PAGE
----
Hubble-bubble noun A tobacco pipe, so arranged that the smoke passes through water, making a bubbling noise, whence its name. In India, the bulb containing the water is often a cocoanut shell.
[ Confer Whoobub
, intransitive verb
] A loud noise of many confused voices; a tumult; uproar. Milton.
This hubbub of unmeaning words. Macaulay.
Hubby adjective Full of hubs or protuberances; as, a road that has been frozen while muddy is hubby . [ U.S.]
Huch Hu"chen noun [ G.] (Zoology) A large salmon ( Salmo, or Salvelinus, hucho ) inhabiting the Danube; -- called also huso , and bull trout .
Huck intransitive verb
[ See Hawk
to offer for sale, Huckster
.] To higgle in trading.
[ Obsolete] Holland.
[ Perh. orig., peddler's wares; confer LG. hukkebak
pickback. Confer Huckster
.] A kind of linen cloth with raised figures, used for towelings.
[ Perh. dim. of Prov. English huck
a hook, and so named from its round shape. See Hook
.] 1. The hip; the haunch. 2. A bunch or part projecting like the hip. Huckle bone
. (a) The hip bone; the innominate bone. (b) A small bone of the ankle; astragalus.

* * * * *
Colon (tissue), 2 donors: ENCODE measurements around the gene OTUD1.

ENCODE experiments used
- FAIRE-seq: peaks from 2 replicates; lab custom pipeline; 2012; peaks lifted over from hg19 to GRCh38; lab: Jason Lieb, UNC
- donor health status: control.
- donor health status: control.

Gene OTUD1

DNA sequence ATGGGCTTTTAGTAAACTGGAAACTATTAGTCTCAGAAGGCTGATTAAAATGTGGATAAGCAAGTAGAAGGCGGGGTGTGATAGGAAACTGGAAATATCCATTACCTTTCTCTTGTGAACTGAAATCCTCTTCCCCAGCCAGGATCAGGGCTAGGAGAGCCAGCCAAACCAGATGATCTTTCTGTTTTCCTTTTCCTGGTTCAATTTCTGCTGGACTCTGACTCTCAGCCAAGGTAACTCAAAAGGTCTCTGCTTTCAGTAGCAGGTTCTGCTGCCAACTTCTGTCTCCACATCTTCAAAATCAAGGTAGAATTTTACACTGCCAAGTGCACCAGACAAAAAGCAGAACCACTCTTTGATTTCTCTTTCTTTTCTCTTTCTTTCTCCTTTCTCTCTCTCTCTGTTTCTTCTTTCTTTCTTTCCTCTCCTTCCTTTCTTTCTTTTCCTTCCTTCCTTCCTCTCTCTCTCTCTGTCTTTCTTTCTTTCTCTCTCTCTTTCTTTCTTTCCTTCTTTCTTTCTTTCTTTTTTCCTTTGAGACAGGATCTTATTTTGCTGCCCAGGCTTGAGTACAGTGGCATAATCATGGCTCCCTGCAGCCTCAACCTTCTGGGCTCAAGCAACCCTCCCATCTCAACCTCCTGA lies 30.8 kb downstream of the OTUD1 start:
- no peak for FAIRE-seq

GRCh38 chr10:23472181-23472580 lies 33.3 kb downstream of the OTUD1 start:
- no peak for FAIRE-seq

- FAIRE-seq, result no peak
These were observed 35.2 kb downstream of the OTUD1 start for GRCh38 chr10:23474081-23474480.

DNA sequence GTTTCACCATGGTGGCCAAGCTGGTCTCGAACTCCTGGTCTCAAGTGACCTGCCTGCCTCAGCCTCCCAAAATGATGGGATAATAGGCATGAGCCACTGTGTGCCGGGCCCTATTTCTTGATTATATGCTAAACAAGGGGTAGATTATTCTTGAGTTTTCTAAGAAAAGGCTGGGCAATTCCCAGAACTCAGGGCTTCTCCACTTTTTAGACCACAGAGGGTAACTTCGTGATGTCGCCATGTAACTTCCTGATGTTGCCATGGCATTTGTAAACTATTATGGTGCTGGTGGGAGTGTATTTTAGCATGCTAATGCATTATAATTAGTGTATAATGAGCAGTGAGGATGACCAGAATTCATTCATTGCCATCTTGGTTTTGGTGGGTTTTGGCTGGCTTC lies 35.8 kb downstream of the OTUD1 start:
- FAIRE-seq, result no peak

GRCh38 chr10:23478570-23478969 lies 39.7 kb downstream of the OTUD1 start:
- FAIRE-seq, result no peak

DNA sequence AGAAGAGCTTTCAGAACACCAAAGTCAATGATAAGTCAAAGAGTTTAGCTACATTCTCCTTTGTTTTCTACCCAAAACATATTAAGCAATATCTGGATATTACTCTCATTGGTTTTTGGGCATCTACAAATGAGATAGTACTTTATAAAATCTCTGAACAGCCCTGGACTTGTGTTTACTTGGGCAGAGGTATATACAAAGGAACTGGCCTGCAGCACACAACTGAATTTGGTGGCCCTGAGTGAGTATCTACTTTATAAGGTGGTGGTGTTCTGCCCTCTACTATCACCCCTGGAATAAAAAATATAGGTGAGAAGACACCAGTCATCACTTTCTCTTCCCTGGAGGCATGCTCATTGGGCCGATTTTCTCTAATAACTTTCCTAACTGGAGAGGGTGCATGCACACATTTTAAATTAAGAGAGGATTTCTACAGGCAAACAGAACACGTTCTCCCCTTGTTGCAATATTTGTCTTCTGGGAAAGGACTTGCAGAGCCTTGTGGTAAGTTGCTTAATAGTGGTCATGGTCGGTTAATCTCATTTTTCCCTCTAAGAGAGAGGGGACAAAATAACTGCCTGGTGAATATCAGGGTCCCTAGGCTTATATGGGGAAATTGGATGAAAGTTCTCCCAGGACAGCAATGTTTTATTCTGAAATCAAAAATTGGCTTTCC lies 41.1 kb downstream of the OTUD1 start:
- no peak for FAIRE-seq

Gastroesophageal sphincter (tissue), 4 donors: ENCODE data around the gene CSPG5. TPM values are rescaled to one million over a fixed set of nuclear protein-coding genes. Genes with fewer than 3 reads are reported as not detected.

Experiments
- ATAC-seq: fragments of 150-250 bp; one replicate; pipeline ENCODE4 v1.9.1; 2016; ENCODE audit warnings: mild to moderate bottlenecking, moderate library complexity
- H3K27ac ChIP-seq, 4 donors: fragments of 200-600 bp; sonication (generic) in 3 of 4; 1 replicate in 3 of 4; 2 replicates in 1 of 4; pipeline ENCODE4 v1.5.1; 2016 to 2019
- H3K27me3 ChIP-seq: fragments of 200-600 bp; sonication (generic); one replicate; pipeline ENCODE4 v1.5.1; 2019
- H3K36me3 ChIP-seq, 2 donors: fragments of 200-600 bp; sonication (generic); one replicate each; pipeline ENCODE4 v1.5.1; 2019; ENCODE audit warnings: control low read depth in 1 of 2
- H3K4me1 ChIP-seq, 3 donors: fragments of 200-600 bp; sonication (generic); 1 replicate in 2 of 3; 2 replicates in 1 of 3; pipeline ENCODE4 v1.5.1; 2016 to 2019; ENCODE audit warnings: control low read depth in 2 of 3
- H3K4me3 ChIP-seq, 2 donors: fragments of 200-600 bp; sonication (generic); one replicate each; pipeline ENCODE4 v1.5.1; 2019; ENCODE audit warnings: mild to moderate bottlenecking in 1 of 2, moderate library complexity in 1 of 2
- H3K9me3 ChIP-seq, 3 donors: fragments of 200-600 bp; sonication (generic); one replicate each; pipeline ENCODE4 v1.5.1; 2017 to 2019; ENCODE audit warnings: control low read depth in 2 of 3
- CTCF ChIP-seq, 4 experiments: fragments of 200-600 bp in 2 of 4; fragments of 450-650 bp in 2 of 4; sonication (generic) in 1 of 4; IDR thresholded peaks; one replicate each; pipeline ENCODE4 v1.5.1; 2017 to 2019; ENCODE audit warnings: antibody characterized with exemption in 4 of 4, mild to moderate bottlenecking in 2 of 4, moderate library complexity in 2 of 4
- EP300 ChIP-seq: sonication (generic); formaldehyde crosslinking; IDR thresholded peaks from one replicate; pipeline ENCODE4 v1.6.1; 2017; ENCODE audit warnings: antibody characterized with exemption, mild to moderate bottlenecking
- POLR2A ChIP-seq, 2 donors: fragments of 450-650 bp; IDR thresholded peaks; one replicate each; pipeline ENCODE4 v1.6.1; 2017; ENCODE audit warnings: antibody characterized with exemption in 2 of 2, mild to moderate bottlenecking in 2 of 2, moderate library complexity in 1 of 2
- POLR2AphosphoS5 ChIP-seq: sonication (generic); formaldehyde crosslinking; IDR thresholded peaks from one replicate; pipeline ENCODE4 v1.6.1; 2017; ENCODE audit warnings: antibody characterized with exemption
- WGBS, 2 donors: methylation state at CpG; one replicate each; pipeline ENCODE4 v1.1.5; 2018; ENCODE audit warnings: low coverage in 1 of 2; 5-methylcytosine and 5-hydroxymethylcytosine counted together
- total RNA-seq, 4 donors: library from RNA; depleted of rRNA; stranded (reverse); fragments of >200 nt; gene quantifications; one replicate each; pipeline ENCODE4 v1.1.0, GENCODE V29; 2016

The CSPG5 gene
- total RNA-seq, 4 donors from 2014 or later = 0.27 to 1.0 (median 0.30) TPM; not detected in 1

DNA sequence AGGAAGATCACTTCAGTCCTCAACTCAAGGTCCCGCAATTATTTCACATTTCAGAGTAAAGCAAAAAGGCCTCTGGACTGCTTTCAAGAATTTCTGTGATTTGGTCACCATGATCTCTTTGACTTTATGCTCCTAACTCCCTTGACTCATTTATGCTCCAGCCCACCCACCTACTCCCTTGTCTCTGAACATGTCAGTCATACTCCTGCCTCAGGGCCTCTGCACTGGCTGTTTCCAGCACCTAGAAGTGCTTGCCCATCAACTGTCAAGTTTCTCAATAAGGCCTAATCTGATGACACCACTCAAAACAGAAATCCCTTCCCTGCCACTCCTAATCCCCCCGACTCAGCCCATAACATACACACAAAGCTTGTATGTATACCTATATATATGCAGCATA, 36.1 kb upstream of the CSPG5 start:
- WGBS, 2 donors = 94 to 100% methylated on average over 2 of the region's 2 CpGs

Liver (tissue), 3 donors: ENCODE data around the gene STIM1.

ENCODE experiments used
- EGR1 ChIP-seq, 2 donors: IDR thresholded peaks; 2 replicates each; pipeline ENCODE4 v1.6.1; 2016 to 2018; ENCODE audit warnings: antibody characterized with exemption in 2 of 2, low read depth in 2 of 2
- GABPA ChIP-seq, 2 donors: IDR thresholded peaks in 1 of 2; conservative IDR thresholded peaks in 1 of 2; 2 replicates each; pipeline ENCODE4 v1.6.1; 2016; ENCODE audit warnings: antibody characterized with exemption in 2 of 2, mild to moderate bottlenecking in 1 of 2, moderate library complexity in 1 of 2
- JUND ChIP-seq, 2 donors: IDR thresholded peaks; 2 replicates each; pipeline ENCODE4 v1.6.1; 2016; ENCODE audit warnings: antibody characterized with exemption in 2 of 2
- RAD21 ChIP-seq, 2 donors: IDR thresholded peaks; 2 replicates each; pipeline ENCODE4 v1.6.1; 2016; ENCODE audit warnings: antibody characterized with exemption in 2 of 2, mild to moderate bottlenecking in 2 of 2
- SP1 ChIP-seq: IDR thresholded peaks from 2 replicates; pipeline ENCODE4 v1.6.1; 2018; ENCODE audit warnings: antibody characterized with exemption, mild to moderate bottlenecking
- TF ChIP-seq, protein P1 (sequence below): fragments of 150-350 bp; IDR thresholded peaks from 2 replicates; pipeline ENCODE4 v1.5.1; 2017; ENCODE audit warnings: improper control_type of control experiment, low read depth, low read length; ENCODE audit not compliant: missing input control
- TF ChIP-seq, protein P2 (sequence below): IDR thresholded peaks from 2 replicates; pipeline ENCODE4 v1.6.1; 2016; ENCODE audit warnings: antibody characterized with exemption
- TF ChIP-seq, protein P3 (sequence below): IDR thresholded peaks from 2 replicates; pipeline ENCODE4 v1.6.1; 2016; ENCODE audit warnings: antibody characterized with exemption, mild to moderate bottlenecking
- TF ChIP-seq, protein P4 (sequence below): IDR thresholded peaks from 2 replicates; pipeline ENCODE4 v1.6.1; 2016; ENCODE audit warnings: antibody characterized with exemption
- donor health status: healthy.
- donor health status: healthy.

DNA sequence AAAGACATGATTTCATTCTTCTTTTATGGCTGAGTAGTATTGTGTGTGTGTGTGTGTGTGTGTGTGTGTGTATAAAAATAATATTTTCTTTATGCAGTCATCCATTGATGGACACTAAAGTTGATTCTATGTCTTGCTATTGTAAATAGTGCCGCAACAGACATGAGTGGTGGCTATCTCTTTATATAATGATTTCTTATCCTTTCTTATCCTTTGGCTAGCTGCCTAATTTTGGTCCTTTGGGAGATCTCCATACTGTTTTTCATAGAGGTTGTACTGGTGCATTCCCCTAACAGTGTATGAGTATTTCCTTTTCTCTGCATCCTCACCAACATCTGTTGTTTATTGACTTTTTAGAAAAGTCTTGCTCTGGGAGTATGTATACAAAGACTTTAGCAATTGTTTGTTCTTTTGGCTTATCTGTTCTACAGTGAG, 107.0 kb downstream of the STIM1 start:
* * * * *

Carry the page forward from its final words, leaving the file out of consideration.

[ R.] Udall.
Huckle-backed adjective Round- shoulded.
[ Confer Whortleberry
.] (Botany) (a) The edible black or dark blue fruit of several species of the American genus Gaylussacia , shrubs nearly related to the blueberries ( Vaccinium ), and formerly confused with them. The commonest huckelberry comes from G. resinosa . (b) The shrub that bears the berries. Called also whortleberry. Squaw huckleberry
. See Deeberry .
[ Middle English hukstere
, OD. heukster
, Dutch heuker
; akin to Dutch huiken
to stoop, bend, OD. huycken
, German hocken
, to squat, Icelandic h...ka
; -- the peddler being named from his stooping under the load on his back. Confer Hawk
to offer for sale.] 1. A retailer of small articles, of provisions, and the like; a peddler; a hawker. Swift. 2. A mean, trickish fellow. Bp. Hall.
Huckster intransitive verb
[ imperfect & past participle Huckstered
; present participle & verbal noun Huckstering
.] To deal in small articles, or in petty bargains. Swift.
Hucksterage noun The business of a huckster; small dealing; peddling.
Ignoble huckster age of piddling tithes. Milton.
Hucksterer noun A huckster. Gladstone.
Those huckster ers or money- jobbers. Swift.
Huckstress noun A female huckster.
[ Confer Hood
a covering.] A huck or hull, as of a nut.
[ Prov. Eng.] Wright.
Hübner noun [ After Hübner , who analyzed it.] (Min.) A mineral of brownish black color, occurring in columnar or foliated masses. It is native manganese tungstate.